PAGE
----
Florence Kelly worked at Hull House, and as a result, supported the first legislation for working conditions.

E. Only government could effect real change.

1. Prostitution – city government cracked down and enforced the laws.

2. Prohibition: a coalition of employers (first leaders of the movement), nativists-anti-immigrant, and women who wanted to control the violent behavior of drunken men

3. DuPont opposed it as a violation of individual freedom.

4. Then came the Anthracite Coal Strike- government arbitration (TR)

F. Wealthy and Regulation of Business: Didn’t want it, but Federal Regulations was better than State.

G. Middle Class: wanted regulation because other classes were not behaving.

H. No aspect of American life was left unregulated.

I. WWI: was the epitome of regulation

1. American Plan: arrested any woman within 5 miles of a military base.

2. Censoring people who dissented: Propaganda was an abrogation of free speech.

3. Progressives felt limits on individual freedom were necessary- you could trust the government.

4. Wilson’s government did all the Progressives wanted during the war, but he offended all groups.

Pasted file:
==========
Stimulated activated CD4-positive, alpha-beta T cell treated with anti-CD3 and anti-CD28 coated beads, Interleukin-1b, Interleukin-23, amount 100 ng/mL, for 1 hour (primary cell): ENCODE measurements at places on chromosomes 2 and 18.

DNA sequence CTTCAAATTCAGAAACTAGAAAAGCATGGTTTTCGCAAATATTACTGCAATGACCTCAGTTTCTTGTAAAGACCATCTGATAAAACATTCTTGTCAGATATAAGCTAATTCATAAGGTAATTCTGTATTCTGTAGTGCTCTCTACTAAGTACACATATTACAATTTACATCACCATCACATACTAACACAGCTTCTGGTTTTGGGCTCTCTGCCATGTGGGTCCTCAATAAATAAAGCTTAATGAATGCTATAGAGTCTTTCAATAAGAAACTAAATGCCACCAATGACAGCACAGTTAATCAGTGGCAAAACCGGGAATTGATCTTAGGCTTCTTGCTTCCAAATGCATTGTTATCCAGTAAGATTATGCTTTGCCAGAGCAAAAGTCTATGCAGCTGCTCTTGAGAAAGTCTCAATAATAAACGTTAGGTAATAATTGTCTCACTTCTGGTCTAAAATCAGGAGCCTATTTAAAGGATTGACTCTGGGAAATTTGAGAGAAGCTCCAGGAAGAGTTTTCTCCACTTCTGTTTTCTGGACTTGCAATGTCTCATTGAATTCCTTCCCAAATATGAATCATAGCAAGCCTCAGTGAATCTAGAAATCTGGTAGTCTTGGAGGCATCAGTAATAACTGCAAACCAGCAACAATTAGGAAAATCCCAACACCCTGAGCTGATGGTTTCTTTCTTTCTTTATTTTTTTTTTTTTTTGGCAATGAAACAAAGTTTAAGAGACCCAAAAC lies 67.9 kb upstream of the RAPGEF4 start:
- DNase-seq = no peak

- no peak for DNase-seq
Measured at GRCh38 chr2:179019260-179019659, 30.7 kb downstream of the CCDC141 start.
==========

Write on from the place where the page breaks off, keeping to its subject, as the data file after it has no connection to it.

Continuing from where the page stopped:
a) Wilson promised to control disease, yet the great flu epidemic still occurred during his administration.

b) in 1919, after the war, the Red Scare, strikes, epidemic occurred.

J. FDR was Secretary of the Navy during WW I: watched administration and thought he and Progressives went too far! He was nominated for Vice President in 1920 and lost.

1. Thought the US needed more economic regulation

2. But we ought to preserve private individuality: private behavior, speech, thought, etc.

3. He observed Harding’s behavior:

  • Tan, telegenic, and immoral (affair with Carrie Philips, best friend’s wife – in the closet!)

  • Harding had no economic regulation – economics gone amuck!

  • Eugene Debs had been put in jail for criticizing the WW I and Harding, while playing cards with a reporter who questioned him about Debs, is quoted as saying, “Just deal the cards, I’ll pardon him in the morning.”